I just had a week of vacation in Vancouver Island. The purpose of the trip was to visit friends and embrace the most gorgeous spectacles of nature I’ve ever seen.
It was tough to get totally excited for all this though because big travel makes me intensely anxious.
My deepest fears are that I’ll miss a flight, have to pay hundreds of dollars, and realize that I’m simply too stupid to be left to my own devices.
But I followed Canada’s tedious criteria for entering their country, prepped days before, and hoped for the best. I had three flights taking me to Vancouver Island. Here’s how they went.
Flight 1: Washington, DC to Montreal
I got up at 5:30am and my roommate kindly drove me to the airport three hours before my flight.
The Air Canada agent was noticeably kind and great at her job. We started joking and laughing with each other. Then the balloon popped.
She was scanning my documents and sadly said, “Oh no…Mr. Taylor…”
My heart sunk. Was I being arrested? Did I forget about a felony I repressed from college?
I was half-expecting her to say: “Mr. Taylor, I’m so sorry but it says here you’re simply too stupid to be left to your own devices. We’re going to have to provide you a chaperone until you land on the island.” That actually would’ve relieved my stress.
Instead, she told me my COVID-19 test wasn’t going to be accepted in Canada. Those Communists! I remembered the testers from two days prior who said my rapid test was fine for travel. My brain went all Karen and I wanted to write a strongly-worded email.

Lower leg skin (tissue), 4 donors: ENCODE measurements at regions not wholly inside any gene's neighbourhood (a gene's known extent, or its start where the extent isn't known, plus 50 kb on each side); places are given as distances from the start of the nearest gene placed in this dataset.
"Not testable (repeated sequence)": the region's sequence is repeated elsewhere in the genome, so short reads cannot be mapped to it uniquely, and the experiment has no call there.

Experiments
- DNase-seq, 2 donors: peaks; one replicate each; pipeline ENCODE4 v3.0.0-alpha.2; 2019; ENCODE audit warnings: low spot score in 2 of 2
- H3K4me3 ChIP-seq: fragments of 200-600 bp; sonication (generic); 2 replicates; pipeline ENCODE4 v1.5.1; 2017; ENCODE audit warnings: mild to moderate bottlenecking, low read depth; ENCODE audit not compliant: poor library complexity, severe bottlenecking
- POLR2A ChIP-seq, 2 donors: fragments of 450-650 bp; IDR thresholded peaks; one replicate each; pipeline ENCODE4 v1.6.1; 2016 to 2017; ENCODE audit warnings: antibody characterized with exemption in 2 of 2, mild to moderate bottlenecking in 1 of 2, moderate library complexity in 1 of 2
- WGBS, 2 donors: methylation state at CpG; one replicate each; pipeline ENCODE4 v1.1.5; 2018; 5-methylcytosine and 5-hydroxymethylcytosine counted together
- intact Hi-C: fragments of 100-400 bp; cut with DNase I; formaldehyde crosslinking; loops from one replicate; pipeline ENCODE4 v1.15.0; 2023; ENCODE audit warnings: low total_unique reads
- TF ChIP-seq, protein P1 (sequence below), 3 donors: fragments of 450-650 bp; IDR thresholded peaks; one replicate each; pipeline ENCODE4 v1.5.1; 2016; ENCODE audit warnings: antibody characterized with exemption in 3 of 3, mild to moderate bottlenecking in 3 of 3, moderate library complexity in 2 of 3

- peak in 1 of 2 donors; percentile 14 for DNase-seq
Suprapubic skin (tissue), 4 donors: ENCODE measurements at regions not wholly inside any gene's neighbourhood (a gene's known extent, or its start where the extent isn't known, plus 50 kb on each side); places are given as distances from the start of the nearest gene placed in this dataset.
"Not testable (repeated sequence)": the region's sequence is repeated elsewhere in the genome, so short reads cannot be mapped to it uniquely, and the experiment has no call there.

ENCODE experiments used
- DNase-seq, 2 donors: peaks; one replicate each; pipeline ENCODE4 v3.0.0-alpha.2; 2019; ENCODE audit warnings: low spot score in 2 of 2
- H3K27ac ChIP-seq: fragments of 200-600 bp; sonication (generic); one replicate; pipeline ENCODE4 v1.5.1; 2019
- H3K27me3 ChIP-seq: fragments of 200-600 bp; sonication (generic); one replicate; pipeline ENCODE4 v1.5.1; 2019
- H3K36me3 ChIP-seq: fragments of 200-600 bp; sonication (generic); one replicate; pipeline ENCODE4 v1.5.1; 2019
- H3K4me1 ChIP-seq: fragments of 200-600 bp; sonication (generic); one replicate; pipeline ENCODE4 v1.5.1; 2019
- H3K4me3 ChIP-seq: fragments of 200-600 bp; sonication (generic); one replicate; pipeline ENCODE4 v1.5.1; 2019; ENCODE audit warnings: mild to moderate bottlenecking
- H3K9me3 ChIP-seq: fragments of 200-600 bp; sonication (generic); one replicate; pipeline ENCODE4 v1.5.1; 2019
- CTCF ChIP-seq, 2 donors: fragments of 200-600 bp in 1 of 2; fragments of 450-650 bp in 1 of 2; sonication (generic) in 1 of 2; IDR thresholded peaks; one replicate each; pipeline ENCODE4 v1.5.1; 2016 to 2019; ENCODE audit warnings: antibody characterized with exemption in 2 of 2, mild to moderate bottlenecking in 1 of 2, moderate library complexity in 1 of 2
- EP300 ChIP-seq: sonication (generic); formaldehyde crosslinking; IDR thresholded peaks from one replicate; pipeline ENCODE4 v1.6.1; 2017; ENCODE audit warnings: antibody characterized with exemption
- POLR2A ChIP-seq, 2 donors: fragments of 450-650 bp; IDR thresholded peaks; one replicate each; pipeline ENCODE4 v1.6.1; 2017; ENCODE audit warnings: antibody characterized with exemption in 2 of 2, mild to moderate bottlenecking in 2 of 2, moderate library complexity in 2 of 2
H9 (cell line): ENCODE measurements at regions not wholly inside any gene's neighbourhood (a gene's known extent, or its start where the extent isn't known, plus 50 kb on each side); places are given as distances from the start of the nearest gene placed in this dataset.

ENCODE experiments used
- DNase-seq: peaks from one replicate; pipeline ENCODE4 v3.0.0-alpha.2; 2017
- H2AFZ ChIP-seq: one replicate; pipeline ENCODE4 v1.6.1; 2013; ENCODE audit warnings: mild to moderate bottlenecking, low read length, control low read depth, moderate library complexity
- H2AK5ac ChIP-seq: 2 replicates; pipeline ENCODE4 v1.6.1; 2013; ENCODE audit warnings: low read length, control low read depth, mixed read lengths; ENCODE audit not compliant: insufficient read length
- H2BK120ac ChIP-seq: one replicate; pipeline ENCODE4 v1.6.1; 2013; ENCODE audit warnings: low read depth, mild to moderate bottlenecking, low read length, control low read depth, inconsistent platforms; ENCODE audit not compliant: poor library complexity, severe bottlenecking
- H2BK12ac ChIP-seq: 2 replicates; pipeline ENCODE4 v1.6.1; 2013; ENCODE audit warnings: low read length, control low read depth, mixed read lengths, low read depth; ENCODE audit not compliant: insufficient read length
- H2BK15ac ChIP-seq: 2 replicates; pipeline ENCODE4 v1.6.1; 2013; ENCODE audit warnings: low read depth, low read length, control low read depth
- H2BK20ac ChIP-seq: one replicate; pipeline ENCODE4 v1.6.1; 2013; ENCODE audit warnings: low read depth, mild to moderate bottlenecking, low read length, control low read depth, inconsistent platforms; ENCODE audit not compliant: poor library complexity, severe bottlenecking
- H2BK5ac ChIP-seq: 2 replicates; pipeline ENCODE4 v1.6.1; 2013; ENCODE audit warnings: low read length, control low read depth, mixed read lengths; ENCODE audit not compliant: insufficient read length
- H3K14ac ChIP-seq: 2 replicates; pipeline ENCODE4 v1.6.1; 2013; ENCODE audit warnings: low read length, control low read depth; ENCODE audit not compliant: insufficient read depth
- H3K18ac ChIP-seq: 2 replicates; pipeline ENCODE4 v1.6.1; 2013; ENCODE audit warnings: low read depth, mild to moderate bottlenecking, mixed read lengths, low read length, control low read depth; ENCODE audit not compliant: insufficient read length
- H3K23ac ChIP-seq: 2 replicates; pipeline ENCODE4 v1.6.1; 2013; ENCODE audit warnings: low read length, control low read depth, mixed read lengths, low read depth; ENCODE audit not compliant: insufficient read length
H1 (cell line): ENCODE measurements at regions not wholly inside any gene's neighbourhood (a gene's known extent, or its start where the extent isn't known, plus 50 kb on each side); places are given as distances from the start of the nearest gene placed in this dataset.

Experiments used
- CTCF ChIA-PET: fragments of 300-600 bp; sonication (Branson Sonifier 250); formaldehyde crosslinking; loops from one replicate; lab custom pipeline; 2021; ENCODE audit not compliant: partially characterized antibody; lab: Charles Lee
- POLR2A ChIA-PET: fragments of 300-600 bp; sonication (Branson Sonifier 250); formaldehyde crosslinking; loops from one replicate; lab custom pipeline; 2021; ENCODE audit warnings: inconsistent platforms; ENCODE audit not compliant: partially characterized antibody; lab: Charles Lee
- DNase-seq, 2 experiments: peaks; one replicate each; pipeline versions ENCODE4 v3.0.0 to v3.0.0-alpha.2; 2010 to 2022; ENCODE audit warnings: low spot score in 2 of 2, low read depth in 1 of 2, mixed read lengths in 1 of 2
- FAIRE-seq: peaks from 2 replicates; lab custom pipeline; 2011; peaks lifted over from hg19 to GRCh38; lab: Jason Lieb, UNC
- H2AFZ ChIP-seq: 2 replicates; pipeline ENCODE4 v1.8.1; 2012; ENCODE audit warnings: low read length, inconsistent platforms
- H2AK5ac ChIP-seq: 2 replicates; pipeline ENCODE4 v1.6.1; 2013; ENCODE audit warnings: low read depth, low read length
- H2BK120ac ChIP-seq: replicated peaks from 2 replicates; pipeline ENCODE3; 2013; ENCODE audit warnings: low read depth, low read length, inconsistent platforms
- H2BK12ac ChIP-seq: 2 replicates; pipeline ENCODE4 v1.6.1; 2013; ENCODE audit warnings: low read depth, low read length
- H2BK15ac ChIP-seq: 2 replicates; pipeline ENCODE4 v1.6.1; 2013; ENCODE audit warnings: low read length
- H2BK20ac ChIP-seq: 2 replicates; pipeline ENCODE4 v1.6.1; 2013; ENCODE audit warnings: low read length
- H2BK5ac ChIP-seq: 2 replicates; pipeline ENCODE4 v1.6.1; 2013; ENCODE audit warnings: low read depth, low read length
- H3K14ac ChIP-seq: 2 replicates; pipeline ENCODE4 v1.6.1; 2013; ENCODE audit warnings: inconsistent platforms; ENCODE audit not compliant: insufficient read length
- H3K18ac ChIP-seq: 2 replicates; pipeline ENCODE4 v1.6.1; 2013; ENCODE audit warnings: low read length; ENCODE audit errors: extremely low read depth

Pretending to keep my cool, I asked, “What are my options?”
She told me there was a rapid-PCR testing site two terminals away. She also told me the test cost $275.
I speed-walked with my head down, ready to pay a quarter of my rent for a stupid test I already got. When I got to the other terminal, a clerk told me the test site opened in about 40 minutes.
This is why we come to the airport early, I thought.
I sat out front, waited for them to open, and compulsively played online chess to pass the time.
When they did, I paid a million dollars or however much it cost, got my test, and they told me I would get my results in about 40 minutes. I wanted to ask, “Can you ‘science’ it extra hard to speed up the process?” Instead, I reopened my Chess.com app and continued playing.
They called my name 45 minutes later. The sheet said: “Dillan R Taylor: Negative.” I thought, Yeah, that sounds about right.
By the time I speed-walked back to the lovely Air Canada agent, I was coated in sweat. The airport was freezing and I disrobed down to my v-neck.
She gave me my boarding passes and I headed to security. The dude took my ID and the first pass, looked at me confused, and said, “This isn’t you, dude.” I thought of the ‘You’re not that guy, pal’ video.
Hilarious, I thought. But he handed me my pass and it was someone else’s name. Fuck!
I jogged back to the check-in and got in the back of a much longer line than before. I finally understood why people on viral videos acted so entitled while traveling. That shit was stressful and it felt like the world was against me. If only the folks in line knew what I was going through.
I made it back to the sweet woman who was ruining my life and she apologized and gave me the correct boarding pass.
I told the TSA agent I was in fact that guy, pal. He didn’t laugh at my joke and I took my shoes off to prep for security. At this point, a body cavity search didn’t feel implausible. Have your way with me, Reagan International.
Check-in: done. Security: done. Bathroom: done.
I made it to my gate with 12 minutes left until boarding.
At least the worst was over…he typed foreshadowing part two of this story.